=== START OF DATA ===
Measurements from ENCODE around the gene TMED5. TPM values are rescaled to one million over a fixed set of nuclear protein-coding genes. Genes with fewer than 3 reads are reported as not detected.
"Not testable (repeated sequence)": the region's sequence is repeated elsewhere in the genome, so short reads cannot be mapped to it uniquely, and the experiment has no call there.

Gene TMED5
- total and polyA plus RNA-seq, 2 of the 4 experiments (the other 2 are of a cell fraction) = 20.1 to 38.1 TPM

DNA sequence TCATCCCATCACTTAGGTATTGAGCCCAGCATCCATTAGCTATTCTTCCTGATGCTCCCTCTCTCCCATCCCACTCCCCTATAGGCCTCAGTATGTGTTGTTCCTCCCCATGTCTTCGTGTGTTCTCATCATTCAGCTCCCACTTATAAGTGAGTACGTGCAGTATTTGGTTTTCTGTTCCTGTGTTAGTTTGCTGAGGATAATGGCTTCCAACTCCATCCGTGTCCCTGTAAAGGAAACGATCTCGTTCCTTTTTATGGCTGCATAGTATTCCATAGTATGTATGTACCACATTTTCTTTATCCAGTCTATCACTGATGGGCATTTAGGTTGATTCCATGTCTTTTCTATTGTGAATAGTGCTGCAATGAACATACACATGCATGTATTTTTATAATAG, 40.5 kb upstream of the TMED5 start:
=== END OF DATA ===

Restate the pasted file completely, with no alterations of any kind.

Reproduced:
Measurements from ENCODE around the gene TMED5. TPM values are rescaled to one million over a fixed set of nuclear protein-coding genes. Genes with fewer than 3 reads are reported as not detected.
"Not testable (repeated sequence)": the region's sequence is repeated elsewhere in the genome, so short reads cannot be mapped to it uniquely, and the experiment has no call there.

Gene TMED5
- total and polyA plus RNA-seq, 2 of the 4 experiments (the other 2 are of a cell fraction) = 20.1 to 38.1 TPM

DNA sequence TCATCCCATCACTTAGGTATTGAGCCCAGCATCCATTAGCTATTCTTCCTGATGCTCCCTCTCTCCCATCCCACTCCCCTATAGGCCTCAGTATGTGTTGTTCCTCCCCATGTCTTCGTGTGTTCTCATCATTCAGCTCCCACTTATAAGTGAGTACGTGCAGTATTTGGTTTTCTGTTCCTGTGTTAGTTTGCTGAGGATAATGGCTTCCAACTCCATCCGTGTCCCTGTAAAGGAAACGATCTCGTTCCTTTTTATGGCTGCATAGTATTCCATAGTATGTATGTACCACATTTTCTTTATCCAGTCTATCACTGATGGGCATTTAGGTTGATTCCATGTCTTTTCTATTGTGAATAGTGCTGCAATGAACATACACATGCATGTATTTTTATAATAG, 40.5 kb upstream of the TMED5 start: